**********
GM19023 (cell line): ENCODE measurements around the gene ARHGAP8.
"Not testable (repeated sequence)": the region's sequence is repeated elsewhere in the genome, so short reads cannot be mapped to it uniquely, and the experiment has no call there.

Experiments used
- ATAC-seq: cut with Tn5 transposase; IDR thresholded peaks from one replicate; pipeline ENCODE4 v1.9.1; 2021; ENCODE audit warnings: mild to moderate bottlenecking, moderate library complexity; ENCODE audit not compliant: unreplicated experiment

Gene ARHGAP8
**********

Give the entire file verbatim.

GM19023 (cell line): ENCODE measurements around the gene ARHGAP8.
"Not testable (repeated sequence)": the region's sequence is repeated elsewhere in the genome, so short reads cannot be mapped to it uniquely, and the experiment has no call there.

Experiments used
- ATAC-seq: cut with Tn5 transposase; IDR thresholded peaks from one replicate; pipeline ENCODE4 v1.9.1; 2021; ENCODE audit warnings: mild to moderate bottlenecking, moderate library complexity; ENCODE audit not compliant: unreplicated experiment

Gene ARHGAP8